According to a recent study by Rice University engineers, Texas renewable energy efforts may serve as an example for the rest of the country in terms of efficiently replacing coal with wind and solar for the state’s energy requirements while fulfilling environmental standards, Renewable Energy Magazine reports.
The new research, led by environmental engineer Daniel Cohan and senior computer science major Richard Morse of Rice’s George R. Brown School of Engineering, employs optimization modeling to identify the most cost-effective mix of suggested wind and solar initiatives with the aim of replacing coal-fired power generation in Texas.
“Simply put, it’s not always windy and not always sunny, but it’s almost always windy or sunny somewhere in Texas,” the authors said.
According to Cohan, this might allow wind and solar to replace practically all coal-fired generation, especially if wind and solar initiatives are located in areas with complementary production. His latest work expands on a study from his lab that was published in 2018.
Several huge Texas coal plants shut down in 2018, and the remaining facilities have been operating at a fraction of their capacity, including during the February 2021 freeze. According to the team’s findings, by June 2020, just a third of the wind and solar projects previously proposed to the Electric Reliability Council of Texas could replace nearly all of the state’s coal power and make Texas renewable energy a reality. Hundreds of these projects have been completed since June 2020, and the number of planned solar projects has doubled.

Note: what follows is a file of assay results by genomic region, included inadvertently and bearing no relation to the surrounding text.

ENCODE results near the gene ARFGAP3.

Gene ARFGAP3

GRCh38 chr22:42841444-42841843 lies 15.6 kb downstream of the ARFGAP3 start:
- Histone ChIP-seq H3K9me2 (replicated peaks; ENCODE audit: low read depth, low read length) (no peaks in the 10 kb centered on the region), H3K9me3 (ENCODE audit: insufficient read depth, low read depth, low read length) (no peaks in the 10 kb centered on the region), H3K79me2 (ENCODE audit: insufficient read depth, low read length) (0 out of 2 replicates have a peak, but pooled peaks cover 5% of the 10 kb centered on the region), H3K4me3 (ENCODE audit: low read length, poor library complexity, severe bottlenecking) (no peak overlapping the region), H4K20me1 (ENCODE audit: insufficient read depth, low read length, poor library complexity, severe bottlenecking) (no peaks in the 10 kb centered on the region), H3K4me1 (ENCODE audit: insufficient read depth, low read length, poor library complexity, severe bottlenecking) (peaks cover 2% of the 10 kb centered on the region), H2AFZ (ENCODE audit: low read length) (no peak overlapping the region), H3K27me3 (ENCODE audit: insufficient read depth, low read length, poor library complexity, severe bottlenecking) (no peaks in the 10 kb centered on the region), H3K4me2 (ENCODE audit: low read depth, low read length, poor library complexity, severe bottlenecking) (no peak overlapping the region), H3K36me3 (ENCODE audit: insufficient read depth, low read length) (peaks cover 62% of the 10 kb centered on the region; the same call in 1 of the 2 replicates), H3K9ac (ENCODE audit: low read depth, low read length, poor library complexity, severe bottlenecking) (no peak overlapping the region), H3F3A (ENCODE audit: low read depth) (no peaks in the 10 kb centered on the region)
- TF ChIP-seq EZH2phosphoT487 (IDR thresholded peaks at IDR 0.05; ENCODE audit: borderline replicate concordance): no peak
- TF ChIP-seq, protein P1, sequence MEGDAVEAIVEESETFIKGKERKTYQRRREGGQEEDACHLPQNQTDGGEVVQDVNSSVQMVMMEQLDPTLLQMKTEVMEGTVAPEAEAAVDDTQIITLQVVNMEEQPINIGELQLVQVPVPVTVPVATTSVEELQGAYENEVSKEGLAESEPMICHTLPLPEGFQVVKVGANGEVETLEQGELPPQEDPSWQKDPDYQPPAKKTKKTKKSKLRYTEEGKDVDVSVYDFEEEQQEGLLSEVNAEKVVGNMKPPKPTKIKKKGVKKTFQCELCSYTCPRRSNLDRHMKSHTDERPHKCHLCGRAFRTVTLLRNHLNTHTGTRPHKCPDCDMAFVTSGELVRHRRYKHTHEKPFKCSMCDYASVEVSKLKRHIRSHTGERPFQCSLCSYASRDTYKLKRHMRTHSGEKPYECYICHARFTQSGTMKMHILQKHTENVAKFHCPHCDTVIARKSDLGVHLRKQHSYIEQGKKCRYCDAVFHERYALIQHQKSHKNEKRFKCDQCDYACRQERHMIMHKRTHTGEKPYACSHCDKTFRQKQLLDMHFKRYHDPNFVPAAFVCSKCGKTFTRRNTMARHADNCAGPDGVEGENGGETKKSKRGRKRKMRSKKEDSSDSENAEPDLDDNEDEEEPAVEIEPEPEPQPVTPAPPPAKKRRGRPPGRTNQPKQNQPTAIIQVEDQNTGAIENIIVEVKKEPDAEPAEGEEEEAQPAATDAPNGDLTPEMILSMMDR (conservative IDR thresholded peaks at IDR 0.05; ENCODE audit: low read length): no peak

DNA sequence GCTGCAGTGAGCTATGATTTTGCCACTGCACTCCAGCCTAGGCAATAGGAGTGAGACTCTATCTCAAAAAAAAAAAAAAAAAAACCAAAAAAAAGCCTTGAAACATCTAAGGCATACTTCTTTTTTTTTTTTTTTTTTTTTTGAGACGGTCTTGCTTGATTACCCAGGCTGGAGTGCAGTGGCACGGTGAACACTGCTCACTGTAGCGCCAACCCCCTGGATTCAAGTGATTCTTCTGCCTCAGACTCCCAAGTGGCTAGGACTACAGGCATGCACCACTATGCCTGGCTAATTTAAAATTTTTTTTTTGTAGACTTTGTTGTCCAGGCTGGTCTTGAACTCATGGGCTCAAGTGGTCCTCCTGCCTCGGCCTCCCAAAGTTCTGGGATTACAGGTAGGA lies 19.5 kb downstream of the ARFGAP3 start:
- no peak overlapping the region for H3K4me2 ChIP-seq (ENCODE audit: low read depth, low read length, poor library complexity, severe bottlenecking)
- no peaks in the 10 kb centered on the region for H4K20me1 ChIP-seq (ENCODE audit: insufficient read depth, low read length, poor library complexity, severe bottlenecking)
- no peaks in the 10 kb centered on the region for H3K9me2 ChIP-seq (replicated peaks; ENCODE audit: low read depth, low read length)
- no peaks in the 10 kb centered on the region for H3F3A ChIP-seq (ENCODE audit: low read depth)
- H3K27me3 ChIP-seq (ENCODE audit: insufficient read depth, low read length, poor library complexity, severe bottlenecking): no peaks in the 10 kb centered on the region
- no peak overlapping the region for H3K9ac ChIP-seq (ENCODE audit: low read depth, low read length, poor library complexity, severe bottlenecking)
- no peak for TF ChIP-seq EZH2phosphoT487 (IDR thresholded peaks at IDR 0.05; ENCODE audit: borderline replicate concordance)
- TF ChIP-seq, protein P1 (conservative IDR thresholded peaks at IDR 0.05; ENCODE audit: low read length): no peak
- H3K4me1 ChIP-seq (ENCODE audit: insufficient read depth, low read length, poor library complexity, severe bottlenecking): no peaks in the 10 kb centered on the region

“In Texas, that’s the biggest bottleneck slowing the growth of wind and solar,” Cohan said. “The bipartisan infrastructure bill that passed last year is a good start, but doesn’t have nearly enough funding for transmission. Also, by not connecting to other grids, Texas has missed out on opportunities to sell surplus wind and solar power to other states.”